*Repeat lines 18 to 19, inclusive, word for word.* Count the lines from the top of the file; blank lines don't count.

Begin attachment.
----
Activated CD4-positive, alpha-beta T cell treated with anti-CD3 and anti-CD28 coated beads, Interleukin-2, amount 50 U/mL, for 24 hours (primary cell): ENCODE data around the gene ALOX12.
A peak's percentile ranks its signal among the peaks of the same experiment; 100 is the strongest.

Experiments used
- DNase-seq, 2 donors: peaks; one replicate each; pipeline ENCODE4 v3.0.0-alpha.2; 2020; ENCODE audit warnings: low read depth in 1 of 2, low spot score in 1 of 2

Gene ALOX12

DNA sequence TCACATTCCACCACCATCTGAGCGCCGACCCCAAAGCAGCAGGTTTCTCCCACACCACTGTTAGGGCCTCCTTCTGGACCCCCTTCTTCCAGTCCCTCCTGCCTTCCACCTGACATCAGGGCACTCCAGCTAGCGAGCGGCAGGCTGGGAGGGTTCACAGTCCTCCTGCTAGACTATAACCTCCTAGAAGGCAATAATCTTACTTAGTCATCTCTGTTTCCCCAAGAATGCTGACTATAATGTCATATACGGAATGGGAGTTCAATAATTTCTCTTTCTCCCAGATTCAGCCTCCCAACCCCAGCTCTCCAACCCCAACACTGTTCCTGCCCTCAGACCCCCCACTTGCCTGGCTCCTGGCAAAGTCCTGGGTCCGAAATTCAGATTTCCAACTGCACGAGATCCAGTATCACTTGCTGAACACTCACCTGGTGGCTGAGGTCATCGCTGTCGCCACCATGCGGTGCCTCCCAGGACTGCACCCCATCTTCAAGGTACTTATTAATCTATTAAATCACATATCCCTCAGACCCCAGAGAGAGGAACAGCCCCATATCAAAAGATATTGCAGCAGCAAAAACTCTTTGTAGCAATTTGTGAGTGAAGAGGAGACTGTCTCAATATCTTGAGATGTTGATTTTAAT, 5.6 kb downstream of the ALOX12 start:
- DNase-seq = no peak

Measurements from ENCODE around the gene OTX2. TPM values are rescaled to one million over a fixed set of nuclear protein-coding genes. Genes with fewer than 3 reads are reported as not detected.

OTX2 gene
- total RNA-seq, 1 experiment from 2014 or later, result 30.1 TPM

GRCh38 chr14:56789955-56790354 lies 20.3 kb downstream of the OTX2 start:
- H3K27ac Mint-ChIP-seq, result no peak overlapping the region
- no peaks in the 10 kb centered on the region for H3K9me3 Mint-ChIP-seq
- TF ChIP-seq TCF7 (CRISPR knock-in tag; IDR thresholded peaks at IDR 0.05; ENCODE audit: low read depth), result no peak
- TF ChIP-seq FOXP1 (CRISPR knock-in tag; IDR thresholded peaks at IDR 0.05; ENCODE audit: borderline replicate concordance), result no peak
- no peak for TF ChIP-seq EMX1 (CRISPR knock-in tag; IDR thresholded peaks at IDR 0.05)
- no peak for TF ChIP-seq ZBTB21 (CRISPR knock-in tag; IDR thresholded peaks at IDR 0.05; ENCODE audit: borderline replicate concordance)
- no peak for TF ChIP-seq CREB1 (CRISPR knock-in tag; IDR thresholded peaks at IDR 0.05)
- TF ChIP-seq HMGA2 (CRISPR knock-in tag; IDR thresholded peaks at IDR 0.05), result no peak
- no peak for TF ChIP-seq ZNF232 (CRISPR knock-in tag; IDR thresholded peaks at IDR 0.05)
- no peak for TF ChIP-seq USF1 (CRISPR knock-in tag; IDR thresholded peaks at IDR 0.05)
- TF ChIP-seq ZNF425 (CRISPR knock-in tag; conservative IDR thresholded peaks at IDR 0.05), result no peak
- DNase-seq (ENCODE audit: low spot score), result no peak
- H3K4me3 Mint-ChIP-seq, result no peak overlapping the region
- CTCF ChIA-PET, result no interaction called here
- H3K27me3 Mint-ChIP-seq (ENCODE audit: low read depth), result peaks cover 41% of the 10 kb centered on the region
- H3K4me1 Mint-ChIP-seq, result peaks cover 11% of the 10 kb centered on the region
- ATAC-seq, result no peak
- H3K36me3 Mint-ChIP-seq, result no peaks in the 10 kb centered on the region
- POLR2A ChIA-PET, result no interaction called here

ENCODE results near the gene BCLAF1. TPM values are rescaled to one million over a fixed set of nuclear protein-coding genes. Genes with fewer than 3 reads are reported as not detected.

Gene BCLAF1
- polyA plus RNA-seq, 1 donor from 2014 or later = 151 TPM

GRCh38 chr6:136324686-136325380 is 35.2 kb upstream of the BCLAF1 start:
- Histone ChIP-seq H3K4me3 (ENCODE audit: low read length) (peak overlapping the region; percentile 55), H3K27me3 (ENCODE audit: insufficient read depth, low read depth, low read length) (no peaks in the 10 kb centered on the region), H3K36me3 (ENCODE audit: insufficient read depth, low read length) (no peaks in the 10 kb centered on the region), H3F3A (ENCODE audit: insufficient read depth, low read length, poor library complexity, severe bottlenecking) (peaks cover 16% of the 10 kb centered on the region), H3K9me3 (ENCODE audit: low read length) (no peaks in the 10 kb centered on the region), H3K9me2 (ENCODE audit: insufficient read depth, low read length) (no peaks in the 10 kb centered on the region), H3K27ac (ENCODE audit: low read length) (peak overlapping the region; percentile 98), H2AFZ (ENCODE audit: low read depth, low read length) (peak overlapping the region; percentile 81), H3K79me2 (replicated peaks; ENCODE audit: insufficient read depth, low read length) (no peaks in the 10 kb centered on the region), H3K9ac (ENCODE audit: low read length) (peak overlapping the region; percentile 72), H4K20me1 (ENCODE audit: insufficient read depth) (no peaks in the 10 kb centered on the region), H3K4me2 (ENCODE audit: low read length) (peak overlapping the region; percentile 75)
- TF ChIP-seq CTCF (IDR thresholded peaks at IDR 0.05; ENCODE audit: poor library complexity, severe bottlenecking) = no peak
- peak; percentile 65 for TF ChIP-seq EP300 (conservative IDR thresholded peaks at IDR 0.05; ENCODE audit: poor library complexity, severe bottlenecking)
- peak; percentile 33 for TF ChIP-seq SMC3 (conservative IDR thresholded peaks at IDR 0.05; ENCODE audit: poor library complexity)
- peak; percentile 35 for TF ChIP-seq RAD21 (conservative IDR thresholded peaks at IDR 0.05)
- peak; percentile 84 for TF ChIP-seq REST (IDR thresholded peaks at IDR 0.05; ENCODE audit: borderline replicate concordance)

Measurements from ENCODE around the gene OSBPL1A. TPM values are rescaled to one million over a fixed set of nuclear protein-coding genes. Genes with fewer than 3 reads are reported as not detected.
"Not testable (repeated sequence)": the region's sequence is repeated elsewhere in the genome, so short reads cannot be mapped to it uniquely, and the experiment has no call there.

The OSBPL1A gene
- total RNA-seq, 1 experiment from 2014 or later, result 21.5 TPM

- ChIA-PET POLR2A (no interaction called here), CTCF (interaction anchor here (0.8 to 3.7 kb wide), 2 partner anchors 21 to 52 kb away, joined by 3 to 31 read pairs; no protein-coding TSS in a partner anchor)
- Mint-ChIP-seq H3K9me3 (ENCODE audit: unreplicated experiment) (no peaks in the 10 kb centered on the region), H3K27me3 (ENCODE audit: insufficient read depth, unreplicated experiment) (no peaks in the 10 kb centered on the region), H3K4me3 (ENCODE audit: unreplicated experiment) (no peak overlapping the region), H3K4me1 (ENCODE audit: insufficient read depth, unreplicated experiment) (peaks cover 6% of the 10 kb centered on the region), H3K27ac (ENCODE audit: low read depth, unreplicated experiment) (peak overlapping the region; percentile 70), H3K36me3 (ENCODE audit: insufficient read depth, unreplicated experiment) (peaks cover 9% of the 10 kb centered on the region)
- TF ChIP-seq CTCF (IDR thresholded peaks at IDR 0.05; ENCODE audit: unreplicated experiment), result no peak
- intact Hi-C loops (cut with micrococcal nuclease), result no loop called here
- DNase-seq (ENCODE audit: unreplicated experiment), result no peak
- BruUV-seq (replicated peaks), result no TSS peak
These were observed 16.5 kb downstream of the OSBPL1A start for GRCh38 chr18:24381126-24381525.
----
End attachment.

- no peak for TF ChIP-seq CREB1 (CRISPR knock-in tag; IDR thresholded peaks at IDR 0.05)
- TF ChIP-seq HMGA2 (CRISPR knock-in tag; IDR thresholded peaks at IDR 0.05), result no peak